Sunday, July 23, 2006

Shrapnel and splinters

There seems to be some confusion over two individual types of metal used in bombs to cause personnel casualties.

Bombs kill in any number of ways. One is concussion. The shock wave of a bomb destroys things, including flesh. Another is from splinters. The torn metal casing of the bomb deconstructs in the blast to make splinters. These metal splinters are of varying size and often do horrific damage by cutting and tearing as they fly through the air. Shrapnel is little metal balls that are included in the casing to add an increased volume of metal. They fly outward with the spinters from the metal casing, increasing the lethality of the bomb.



This picture shows the difference between splinter and shrapnel. They were found as part of the detrius of a Katyusha rocket fired by Hizbollah into Israel. This photo demonstrates the difference between shrapnel and splinter. The shrapnel are the little metal balls. The splinters are the jagged metal obects.

Either could be used against personnel or equipment. However, Hizbollah is using shrapnel in the Katyusha, an area weapon. These rockets are not being fired at military targets. They are being fired almost exclusively at cities to terrify and harrass.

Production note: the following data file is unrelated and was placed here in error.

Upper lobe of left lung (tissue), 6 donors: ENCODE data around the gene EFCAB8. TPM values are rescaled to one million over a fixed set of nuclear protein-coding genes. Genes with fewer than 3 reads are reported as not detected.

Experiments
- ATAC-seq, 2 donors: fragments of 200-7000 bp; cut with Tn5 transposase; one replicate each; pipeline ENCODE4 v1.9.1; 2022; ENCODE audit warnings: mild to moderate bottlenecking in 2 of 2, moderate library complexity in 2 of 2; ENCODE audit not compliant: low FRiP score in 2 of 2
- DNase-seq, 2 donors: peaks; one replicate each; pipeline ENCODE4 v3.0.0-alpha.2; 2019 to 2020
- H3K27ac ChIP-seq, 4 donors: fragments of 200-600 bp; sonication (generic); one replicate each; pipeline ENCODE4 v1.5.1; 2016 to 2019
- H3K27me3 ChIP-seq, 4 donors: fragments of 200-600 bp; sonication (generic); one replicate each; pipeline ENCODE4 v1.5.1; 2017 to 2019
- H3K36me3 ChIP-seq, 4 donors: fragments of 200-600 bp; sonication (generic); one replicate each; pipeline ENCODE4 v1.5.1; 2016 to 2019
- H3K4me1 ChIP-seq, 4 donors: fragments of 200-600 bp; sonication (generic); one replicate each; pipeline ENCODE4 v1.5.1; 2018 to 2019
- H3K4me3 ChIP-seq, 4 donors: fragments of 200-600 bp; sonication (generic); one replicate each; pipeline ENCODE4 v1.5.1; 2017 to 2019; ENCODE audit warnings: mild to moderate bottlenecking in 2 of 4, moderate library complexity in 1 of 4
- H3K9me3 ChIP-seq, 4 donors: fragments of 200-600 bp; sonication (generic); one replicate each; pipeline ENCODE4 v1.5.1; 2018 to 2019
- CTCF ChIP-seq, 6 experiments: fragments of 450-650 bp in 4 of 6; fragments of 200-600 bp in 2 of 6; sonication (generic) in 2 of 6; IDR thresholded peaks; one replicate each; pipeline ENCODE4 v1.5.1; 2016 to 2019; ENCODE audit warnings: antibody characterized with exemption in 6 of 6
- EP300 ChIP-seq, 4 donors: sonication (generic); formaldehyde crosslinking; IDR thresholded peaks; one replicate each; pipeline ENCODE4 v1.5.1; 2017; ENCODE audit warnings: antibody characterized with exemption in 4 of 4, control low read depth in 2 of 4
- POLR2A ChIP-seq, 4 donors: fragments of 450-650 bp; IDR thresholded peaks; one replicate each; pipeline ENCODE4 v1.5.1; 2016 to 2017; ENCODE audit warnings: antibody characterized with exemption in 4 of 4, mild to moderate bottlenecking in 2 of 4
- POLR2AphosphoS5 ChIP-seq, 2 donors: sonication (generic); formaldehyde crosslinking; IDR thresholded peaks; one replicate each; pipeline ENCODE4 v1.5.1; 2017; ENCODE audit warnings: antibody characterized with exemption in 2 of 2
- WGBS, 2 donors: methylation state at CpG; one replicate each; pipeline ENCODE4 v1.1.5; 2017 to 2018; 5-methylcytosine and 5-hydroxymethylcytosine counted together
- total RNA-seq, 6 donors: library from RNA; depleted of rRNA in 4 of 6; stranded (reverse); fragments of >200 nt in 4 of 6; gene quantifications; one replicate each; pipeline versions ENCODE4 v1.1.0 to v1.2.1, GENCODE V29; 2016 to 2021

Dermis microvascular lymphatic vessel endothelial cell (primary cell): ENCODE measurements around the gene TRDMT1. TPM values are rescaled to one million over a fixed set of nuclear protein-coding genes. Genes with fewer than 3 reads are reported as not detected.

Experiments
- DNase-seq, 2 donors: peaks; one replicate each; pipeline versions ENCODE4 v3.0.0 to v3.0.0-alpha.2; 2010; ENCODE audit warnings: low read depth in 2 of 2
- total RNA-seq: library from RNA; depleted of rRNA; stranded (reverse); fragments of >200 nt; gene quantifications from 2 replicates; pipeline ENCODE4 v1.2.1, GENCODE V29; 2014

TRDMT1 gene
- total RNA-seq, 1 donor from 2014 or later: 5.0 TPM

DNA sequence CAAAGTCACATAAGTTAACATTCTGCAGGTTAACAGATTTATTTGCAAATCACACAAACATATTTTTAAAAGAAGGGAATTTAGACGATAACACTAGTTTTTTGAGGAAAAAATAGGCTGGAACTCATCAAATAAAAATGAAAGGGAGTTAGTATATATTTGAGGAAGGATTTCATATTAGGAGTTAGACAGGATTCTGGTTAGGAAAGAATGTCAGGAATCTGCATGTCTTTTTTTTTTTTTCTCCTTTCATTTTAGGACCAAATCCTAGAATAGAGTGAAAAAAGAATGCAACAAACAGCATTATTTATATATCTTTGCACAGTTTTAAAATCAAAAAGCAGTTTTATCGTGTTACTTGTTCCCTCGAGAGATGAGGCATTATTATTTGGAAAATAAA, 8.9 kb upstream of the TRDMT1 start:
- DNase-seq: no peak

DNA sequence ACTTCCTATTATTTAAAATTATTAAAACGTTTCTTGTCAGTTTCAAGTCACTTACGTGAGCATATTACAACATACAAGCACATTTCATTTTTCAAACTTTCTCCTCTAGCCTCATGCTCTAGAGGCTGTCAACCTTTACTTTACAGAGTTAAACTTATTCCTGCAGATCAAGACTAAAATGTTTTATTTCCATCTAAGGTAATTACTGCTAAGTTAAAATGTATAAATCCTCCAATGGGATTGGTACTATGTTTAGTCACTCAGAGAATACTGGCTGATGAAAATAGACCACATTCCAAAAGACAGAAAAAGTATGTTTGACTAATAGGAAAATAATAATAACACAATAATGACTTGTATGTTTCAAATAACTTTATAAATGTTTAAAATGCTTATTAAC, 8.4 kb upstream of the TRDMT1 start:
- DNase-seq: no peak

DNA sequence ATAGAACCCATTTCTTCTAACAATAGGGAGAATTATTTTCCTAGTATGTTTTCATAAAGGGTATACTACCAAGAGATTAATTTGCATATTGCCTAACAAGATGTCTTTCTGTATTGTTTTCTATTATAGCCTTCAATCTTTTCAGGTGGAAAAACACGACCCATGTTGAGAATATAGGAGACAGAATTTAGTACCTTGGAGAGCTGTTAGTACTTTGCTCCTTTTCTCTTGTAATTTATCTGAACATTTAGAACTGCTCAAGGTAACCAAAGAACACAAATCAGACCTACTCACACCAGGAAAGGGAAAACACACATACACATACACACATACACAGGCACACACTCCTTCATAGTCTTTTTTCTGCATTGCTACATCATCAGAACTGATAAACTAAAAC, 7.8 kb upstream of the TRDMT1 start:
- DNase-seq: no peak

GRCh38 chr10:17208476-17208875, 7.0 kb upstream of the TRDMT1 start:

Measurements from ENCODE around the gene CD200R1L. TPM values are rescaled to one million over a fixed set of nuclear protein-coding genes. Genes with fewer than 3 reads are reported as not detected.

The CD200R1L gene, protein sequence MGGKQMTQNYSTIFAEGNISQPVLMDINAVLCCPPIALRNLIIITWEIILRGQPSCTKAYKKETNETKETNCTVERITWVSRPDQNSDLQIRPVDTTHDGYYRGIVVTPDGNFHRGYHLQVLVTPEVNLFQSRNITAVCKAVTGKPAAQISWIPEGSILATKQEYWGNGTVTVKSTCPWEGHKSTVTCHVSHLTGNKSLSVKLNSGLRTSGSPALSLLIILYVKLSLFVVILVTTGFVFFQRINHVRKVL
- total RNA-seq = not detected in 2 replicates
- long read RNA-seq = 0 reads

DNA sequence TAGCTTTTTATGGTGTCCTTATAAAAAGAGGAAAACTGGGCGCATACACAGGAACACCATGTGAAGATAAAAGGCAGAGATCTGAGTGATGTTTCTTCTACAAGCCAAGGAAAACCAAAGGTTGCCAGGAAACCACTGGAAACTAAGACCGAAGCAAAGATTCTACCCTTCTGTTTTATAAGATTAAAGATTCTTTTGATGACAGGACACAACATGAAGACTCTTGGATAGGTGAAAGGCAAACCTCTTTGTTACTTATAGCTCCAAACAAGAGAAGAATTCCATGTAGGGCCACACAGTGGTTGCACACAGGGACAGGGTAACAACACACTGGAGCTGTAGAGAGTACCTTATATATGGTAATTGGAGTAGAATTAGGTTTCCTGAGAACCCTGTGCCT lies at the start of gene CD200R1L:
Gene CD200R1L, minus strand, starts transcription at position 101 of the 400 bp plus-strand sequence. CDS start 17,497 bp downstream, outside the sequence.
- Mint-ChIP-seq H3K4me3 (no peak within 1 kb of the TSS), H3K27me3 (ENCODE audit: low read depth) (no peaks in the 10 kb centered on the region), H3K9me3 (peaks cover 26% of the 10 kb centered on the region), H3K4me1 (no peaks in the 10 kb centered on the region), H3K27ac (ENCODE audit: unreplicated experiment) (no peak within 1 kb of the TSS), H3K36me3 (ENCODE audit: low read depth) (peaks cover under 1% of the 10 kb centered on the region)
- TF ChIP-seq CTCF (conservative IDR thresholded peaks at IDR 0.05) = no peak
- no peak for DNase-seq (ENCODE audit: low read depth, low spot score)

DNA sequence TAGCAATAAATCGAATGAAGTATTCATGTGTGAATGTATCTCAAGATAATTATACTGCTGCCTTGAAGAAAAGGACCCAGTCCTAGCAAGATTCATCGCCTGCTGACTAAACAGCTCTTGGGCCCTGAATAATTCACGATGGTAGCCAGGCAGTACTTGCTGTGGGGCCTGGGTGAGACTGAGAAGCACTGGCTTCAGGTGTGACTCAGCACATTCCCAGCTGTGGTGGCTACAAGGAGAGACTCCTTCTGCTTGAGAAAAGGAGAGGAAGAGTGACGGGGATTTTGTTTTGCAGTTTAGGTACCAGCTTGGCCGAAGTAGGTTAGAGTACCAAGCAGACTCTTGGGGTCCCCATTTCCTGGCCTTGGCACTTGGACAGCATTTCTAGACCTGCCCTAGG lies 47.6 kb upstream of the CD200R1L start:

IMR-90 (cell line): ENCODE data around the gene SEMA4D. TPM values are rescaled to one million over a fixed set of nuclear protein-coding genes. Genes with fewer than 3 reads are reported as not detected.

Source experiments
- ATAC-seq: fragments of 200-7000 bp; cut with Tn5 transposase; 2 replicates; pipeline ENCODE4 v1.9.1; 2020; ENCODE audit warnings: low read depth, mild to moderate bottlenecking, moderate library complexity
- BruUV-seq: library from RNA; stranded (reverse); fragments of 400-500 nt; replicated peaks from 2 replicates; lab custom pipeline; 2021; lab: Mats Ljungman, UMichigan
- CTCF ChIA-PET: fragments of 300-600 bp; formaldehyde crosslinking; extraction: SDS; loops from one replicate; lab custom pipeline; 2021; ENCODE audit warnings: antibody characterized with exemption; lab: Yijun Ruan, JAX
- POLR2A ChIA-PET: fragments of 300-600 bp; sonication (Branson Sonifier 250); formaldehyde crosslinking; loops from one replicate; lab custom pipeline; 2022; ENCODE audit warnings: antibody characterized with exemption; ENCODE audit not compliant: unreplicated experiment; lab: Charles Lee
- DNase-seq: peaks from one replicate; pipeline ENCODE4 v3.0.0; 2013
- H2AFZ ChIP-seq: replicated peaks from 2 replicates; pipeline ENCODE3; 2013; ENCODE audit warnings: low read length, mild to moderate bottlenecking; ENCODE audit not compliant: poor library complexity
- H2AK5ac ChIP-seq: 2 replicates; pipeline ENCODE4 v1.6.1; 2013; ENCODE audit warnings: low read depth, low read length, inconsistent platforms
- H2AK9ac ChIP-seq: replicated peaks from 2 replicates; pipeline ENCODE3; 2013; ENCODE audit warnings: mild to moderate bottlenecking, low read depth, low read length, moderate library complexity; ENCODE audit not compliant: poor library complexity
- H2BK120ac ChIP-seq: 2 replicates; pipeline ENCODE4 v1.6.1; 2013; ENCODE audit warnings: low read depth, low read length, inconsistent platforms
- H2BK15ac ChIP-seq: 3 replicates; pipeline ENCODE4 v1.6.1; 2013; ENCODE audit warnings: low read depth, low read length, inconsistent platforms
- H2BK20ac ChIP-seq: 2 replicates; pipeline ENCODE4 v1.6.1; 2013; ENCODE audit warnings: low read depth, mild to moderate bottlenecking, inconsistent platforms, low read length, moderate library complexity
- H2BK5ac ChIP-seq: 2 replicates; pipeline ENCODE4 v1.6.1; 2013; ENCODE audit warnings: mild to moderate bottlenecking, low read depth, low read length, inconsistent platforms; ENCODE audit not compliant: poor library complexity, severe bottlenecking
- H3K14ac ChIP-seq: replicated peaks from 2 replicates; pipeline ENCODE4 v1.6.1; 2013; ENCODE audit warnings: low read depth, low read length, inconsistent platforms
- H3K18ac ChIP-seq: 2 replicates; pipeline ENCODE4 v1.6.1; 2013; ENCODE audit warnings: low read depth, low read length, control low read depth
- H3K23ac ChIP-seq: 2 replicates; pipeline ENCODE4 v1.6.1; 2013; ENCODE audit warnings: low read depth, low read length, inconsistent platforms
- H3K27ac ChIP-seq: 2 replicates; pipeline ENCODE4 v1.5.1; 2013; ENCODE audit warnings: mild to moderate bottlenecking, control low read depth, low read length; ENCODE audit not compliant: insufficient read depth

Hat tip to LGF.

2 comments:

Rivrdog said...

There was a report from the city of Haifa that said that the little ball bearings are characteristic of the Type-802 battlefield missile, NOT the Katusha barrage rocket.

That's how they first determined what had hit the railway station.

The Type-802s, a Chinese missile with good accuracy (a guided missile) is apparently being shot from crowded neighborhoods in the Beirut area, with Shizbully daring the IDF to bomb those neighboorhoods.

Mushy said...

Good information!

I brought back some VC rocket sharpnel in 35mm film cansters and have since lost them - dang.

In order to evade Puff (mini-gun DC-3) they would touch off as many as 50 at once and hightail it out of the area. You would hear maybe 2 or 3 hits, but count 50 holes later.